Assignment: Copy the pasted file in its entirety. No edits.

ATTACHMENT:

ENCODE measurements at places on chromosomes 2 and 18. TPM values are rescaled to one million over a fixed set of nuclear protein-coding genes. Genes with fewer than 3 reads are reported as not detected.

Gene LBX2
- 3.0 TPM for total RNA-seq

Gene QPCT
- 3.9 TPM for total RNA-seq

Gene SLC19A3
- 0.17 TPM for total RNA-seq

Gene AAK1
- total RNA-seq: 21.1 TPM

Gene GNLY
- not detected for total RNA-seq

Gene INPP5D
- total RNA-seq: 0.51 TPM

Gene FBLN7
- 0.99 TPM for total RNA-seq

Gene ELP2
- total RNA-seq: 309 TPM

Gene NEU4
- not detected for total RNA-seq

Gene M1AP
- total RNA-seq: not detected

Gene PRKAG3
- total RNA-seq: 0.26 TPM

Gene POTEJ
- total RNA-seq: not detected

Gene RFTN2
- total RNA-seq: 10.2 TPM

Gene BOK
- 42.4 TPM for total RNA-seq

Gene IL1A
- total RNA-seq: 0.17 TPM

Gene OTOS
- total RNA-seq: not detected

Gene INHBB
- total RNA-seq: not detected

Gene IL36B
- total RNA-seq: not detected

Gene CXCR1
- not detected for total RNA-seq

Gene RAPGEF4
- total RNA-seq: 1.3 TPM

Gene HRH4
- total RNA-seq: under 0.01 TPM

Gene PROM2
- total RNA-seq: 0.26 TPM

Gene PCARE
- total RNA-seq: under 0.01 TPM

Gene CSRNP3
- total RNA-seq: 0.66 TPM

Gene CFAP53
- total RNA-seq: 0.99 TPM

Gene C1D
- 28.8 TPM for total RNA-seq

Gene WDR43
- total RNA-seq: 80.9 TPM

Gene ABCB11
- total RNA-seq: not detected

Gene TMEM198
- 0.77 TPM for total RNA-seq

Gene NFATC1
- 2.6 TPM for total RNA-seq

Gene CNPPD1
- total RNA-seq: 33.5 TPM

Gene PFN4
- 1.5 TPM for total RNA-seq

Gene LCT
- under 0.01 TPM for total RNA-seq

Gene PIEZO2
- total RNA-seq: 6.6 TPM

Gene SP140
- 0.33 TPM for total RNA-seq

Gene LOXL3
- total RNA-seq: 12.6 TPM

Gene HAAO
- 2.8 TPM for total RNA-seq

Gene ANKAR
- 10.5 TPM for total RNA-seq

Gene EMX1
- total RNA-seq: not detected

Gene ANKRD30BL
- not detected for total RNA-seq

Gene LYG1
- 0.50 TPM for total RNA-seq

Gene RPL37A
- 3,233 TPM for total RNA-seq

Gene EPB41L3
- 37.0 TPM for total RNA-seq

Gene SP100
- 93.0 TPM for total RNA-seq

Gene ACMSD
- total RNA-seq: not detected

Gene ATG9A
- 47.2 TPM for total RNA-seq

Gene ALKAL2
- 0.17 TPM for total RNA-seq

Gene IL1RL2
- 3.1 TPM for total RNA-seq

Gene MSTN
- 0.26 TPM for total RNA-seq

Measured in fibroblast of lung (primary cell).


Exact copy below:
ENCODE measurements at places on chromosomes 2 and 18. TPM values are rescaled to one million over a fixed set of nuclear protein-coding genes. Genes with fewer than 3 reads are reported as not detected.

Gene LBX2
- 3.0 TPM for total RNA-seq

Gene QPCT
- 3.9 TPM for total RNA-seq

Gene SLC19A3
- 0.17 TPM for total RNA-seq

Gene AAK1
- total RNA-seq: 21.1 TPM

Gene GNLY
- not detected for total RNA-seq

Gene INPP5D
- total RNA-seq: 0.51 TPM

Gene FBLN7
- 0.99 TPM for total RNA-seq

Gene ELP2
- total RNA-seq: 309 TPM

Gene NEU4
- not detected for total RNA-seq

Gene M1AP
- total RNA-seq: not detected

Gene PRKAG3
- total RNA-seq: 0.26 TPM

Gene POTEJ
- total RNA-seq: not detected

Gene RFTN2
- total RNA-seq: 10.2 TPM

Gene BOK
- 42.4 TPM for total RNA-seq

Gene IL1A
- total RNA-seq: 0.17 TPM

Gene OTOS
- total RNA-seq: not detected

Gene INHBB
- total RNA-seq: not detected

Gene IL36B
- total RNA-seq: not detected

Gene CXCR1
- not detected for total RNA-seq

Gene RAPGEF4
- total RNA-seq: 1.3 TPM

Gene HRH4
- total RNA-seq: under 0.01 TPM

Gene PROM2
- total RNA-seq: 0.26 TPM

Gene PCARE
- total RNA-seq: under 0.01 TPM

Gene CSRNP3
- total RNA-seq: 0.66 TPM

Gene CFAP53
- total RNA-seq: 0.99 TPM

Gene C1D
- 28.8 TPM for total RNA-seq

Gene WDR43
- total RNA-seq: 80.9 TPM

Gene ABCB11
- total RNA-seq: not detected

Gene TMEM198
- 0.77 TPM for total RNA-seq

Gene NFATC1
- 2.6 TPM for total RNA-seq

Gene CNPPD1
- total RNA-seq: 33.5 TPM

Gene PFN4
- 1.5 TPM for total RNA-seq

Gene LCT
- under 0.01 TPM for total RNA-seq

Gene PIEZO2
- total RNA-seq: 6.6 TPM

Gene SP140
- 0.33 TPM for total RNA-seq

Gene LOXL3
- total RNA-seq: 12.6 TPM

Gene HAAO
- 2.8 TPM for total RNA-seq

Gene ANKAR
- 10.5 TPM for total RNA-seq

Gene EMX1
- total RNA-seq: not detected

Gene ANKRD30BL
- not detected for total RNA-seq

Gene LYG1
- 0.50 TPM for total RNA-seq

Gene RPL37A
- 3,233 TPM for total RNA-seq

Gene EPB41L3
- 37.0 TPM for total RNA-seq

Gene SP100
- 93.0 TPM for total RNA-seq

Gene ACMSD
- total RNA-seq: not detected

Gene ATG9A
- 47.2 TPM for total RNA-seq

Gene ALKAL2
- 0.17 TPM for total RNA-seq

Gene IL1RL2
- 3.1 TPM for total RNA-seq

Gene MSTN
- 0.26 TPM for total RNA-seq

Measured in fibroblast of lung (primary cell).